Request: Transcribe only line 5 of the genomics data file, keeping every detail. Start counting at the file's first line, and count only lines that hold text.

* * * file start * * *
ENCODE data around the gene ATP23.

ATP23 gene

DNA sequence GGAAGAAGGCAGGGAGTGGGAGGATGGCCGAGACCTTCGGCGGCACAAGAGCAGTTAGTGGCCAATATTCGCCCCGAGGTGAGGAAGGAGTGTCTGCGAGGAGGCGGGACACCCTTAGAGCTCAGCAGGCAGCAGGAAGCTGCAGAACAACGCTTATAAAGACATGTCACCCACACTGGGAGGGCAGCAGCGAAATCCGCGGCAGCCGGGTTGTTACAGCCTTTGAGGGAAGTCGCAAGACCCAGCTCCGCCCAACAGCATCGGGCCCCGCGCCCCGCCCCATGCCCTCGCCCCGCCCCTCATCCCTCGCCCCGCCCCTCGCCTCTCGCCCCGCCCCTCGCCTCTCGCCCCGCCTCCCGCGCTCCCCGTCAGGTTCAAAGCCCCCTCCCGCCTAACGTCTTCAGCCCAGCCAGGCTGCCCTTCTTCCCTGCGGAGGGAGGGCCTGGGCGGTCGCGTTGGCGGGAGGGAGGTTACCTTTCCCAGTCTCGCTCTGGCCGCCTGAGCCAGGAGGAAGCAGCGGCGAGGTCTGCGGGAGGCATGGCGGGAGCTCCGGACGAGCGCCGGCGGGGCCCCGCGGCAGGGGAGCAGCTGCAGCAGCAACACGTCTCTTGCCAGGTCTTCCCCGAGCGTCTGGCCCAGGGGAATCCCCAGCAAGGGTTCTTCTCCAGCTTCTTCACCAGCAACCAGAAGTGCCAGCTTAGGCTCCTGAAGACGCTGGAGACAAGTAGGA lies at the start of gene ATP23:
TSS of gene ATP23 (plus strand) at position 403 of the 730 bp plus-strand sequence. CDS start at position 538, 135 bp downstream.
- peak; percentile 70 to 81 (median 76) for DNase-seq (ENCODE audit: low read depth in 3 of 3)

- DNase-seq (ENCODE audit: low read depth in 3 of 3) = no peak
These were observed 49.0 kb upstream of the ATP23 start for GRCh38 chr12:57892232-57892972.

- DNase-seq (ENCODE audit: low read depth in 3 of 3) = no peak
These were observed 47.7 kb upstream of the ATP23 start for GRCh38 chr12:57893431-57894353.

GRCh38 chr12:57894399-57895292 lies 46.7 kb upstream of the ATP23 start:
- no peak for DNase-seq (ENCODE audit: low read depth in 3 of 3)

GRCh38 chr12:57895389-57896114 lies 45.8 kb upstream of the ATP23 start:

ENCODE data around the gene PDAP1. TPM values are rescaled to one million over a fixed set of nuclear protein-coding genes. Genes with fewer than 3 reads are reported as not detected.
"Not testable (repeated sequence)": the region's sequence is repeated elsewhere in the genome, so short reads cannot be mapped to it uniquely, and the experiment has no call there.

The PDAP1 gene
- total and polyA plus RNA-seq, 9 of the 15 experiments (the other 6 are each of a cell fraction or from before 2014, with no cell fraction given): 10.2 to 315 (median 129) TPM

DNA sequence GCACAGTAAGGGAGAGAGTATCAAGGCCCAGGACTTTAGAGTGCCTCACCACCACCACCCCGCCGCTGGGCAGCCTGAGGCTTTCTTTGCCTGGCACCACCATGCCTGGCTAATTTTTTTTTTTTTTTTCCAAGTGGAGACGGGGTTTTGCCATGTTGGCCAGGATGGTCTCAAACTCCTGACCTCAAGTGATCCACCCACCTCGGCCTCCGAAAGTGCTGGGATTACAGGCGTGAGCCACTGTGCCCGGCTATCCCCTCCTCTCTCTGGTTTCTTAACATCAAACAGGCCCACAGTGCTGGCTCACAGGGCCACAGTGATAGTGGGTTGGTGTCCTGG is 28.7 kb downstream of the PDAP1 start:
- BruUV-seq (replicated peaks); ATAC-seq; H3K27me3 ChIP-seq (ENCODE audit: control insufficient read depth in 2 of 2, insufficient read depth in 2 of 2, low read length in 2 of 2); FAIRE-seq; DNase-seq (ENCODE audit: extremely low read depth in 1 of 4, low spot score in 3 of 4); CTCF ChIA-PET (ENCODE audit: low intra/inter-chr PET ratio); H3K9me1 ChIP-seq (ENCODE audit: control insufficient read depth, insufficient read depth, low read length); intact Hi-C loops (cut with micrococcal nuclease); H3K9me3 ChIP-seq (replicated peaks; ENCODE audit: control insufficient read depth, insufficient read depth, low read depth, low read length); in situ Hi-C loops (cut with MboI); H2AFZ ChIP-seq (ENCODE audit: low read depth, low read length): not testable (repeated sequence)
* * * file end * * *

- peak; percentile 70 to 81 (median 76) for DNase-seq (ENCODE audit: low read depth in 3 of 3)